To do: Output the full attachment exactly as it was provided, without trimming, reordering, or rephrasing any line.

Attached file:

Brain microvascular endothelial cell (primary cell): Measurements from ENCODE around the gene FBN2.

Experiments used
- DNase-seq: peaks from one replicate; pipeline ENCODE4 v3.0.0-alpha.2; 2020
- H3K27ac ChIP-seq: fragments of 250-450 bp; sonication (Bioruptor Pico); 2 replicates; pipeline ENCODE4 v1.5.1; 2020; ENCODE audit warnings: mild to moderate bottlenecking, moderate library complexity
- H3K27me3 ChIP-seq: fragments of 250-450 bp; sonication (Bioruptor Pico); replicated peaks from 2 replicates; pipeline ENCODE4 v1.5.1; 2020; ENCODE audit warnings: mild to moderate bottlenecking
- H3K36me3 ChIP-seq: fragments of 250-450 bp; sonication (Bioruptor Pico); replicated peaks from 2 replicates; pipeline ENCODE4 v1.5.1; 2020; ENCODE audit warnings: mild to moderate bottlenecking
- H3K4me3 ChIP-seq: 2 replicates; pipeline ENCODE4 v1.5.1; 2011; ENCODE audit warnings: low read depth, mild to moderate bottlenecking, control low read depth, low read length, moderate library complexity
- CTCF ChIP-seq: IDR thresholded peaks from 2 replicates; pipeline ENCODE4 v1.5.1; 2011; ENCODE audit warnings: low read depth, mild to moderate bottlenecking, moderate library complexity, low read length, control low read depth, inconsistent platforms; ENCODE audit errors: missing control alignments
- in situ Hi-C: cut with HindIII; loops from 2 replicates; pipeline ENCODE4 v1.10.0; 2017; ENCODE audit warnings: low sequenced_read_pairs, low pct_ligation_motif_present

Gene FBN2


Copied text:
Brain microvascular endothelial cell (primary cell): Measurements from ENCODE around the gene FBN2.

Experiments used
- DNase-seq: peaks from one replicate; pipeline ENCODE4 v3.0.0-alpha.2; 2020
- H3K27ac ChIP-seq: fragments of 250-450 bp; sonication (Bioruptor Pico); 2 replicates; pipeline ENCODE4 v1.5.1; 2020; ENCODE audit warnings: mild to moderate bottlenecking, moderate library complexity
- H3K27me3 ChIP-seq: fragments of 250-450 bp; sonication (Bioruptor Pico); replicated peaks from 2 replicates; pipeline ENCODE4 v1.5.1; 2020; ENCODE audit warnings: mild to moderate bottlenecking
- H3K36me3 ChIP-seq: fragments of 250-450 bp; sonication (Bioruptor Pico); replicated peaks from 2 replicates; pipeline ENCODE4 v1.5.1; 2020; ENCODE audit warnings: mild to moderate bottlenecking
- H3K4me3 ChIP-seq: 2 replicates; pipeline ENCODE4 v1.5.1; 2011; ENCODE audit warnings: low read depth, mild to moderate bottlenecking, control low read depth, low read length, moderate library complexity
- CTCF ChIP-seq: IDR thresholded peaks from 2 replicates; pipeline ENCODE4 v1.5.1; 2011; ENCODE audit warnings: low read depth, mild to moderate bottlenecking, moderate library complexity, low read length, control low read depth, inconsistent platforms; ENCODE audit errors: missing control alignments
- in situ Hi-C: cut with HindIII; loops from 2 replicates; pipeline ENCODE4 v1.10.0; 2017; ENCODE audit warnings: low sequenced_read_pairs, low pct_ligation_motif_present

Gene FBN2